Ballona Creek

From Wikipedia, the free encyclopedia
Jump to navigation Jump to search
Ballona Creek
Concrete-paved banks of Ballona Creek channel, with palm trees silhouetted at sunrise
Ballona Creek at sunrise
Ballona watershed.png
Ballona watershed
CountryUnited States
RegionLos Angeles County
CitiesLos Angeles, Culver City
Physical characteristics
 • locationLos Angeles, California
 • coordinates34°02′39″N 118°21′12″W / 34.04417°N 118.35333°W / 34.04417; -118.35333[1]
 • elevation110 ft (34 m)
 • location
Playa del Rey - Venice, Los Angeles
 • coordinates
33°57′37″N 118°27′33″W / 33.96028°N 118.45917°W / 33.96028; -118.45917Coordinates: 33°57′37″N 118°27′33″W / 33.96028°N 118.45917°W / 33.96028; -118.45917[1]
 • elevation
0 ft (0 m)[1]
Basin features
 • leftCentinela Creek (south)
 • rightSepulveda Creek (north)

Ballona Creek (Spanish: Río de La Ballona) is an 8.8-mile-long (14.2 km)[2] urbanized river in southwestern Los Angeles County, California that passes Ballona Wetlands Ecological Reserve and empties into Santa Monica Bay. The Ballona Creek watershed includes a portion of the western Los Angeles basin, from the Santa Monica Mountains on the north, the Harbor Freeway (I-110) on the east, and the Baldwin Hills on the south.

The urban river begins in the historical Rancho Las Cienegas, then passes into the historical Rancho La Ballona, while flowing through Culver City and suburbanized Del Rey before merging with the ocean between the sailboat harbor Marina del Rey and the small beachside community of Playa del Rey.[3]


Duck hunting on the Ballona lowlands, 1890.

During the Pre-Columbian era, Tongva people existed as hunters and gatherers in small villages throughout the Ballona Creek watershed and other parts of the Los Angeles basin. Native American culture and land management practice was disrupted by the arrival of Spanish explorers.[4]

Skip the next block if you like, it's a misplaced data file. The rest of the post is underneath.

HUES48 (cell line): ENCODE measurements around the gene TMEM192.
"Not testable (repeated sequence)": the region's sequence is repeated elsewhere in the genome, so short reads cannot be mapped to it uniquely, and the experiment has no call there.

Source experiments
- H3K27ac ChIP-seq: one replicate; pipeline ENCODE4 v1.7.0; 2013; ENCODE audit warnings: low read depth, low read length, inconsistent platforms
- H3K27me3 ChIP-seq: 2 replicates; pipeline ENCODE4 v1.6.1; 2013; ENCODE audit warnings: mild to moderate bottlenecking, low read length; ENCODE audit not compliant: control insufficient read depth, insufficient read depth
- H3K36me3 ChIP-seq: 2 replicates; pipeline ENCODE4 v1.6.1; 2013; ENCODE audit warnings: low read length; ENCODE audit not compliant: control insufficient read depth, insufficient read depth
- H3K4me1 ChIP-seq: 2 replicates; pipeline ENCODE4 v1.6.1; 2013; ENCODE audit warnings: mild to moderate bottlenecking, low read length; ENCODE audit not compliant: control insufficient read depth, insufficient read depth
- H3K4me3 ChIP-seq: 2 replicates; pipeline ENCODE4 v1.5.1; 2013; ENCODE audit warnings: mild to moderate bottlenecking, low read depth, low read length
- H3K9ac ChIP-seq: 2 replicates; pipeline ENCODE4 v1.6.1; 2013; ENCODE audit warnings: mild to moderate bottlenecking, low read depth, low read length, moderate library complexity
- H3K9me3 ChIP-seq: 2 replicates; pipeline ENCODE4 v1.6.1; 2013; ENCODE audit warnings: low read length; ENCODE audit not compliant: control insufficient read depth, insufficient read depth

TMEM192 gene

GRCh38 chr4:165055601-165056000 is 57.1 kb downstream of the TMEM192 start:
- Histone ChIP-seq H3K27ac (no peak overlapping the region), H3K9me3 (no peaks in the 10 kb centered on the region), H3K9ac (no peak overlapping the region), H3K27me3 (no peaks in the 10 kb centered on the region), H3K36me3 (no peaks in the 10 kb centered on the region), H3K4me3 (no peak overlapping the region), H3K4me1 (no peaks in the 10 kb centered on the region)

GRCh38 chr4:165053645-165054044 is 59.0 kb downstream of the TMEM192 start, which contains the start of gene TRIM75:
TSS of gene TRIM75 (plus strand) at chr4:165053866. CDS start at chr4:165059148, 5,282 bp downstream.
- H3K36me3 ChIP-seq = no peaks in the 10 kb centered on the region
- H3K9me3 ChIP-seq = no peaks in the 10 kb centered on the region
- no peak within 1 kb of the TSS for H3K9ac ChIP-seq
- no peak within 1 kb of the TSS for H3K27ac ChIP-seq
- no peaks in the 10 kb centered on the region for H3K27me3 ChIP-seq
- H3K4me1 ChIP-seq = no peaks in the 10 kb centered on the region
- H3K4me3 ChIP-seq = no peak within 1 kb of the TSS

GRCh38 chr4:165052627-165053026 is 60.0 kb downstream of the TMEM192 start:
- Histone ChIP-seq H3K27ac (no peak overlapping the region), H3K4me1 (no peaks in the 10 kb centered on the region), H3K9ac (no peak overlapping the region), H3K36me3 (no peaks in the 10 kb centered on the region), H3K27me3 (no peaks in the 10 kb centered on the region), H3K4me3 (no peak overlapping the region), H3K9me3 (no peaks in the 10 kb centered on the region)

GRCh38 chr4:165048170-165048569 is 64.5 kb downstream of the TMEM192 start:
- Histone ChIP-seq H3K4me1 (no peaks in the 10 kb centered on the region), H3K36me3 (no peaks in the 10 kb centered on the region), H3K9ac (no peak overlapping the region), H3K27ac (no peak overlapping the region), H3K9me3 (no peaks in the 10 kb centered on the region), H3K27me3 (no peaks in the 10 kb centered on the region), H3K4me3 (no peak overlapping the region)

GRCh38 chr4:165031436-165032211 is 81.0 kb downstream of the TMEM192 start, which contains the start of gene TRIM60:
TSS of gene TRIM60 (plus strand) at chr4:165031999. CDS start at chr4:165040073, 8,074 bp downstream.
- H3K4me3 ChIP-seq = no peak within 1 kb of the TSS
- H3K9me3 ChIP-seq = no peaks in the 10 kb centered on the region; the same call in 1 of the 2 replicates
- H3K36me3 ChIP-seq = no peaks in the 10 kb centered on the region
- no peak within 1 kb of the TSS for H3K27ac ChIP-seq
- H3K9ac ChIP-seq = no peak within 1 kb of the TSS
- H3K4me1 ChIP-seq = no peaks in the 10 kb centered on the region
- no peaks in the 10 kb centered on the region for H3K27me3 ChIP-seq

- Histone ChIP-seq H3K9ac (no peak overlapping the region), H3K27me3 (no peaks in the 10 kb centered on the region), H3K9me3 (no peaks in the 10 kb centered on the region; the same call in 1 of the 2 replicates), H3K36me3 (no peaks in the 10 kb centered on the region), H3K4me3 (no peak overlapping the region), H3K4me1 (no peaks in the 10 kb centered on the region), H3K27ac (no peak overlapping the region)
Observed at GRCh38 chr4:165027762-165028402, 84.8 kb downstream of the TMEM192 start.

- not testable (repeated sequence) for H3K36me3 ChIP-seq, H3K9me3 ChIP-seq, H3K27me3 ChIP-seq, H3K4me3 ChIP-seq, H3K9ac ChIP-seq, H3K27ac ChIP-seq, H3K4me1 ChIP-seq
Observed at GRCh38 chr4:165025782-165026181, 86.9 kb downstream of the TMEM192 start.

In 1769, the Tongva met their first Europeans when Portola expedition came through on its way north. Continuing west after crossing the Los Angeles River, diarist Fray Juan Crespi noted that the party "came across a grove of very large alders...from which flows a stream of water...The water flowed afterwards in a deep channel towards the southwest". Researchers identified the place as the headwaters of Ballona Creek. The explorers made camp nearby on August 3.[5]

At the time of Spanish settlement, Ballona Creek was a distributary of the Los Angeles River. The Los Angeles River turned to the west just south of present-day Bunker Hill, joining Ballona Creek just to the west of its current channel. However, during a major flood in 1825, the Los Angeles River's course changed to its present channel, and Ballona Creek became a completely distinct waterway.

Around 1820, a mestizo rancher named Augustine Machado began grazing his cattle on the Ballona wetlands and claimed a 14,000-acre Mexican land grant that stretched from modern-day Culver City to Pico Boulevard in Santa Monica, California. Ballona Creek and Lagoon are named for the Ballona or Paseo de las Carretas land grant, dated November 27, 1839. The Machado and Talamantes families, co-grantees of the rancho, heralded from Baiona in northern Spain.[6][7] After the Mexican-American War followed by statehood in California History with court decisions, the Ballona land grant claims were lost, and real estate speculation, this area of Los Angeles County experienced rapid growth, with open land being transformed into agricultural use alongside small towns and new cities such as Culver City, Venice (later incorporated into Los Angeles), and Santa Monica.

Much of the above-ground section of the creek was lined with concrete as part of the flood-control project undertaken by the United States Army Corps of Engineers following the Los Angeles Flood of 1938.[8]

Tributary Sepulveda Creek enters Ballona Creek, 405 freeway overpass and Baldwin Hills visible on the right

Watershed and course[edit]

Map of Ballona Creek watershed (2010)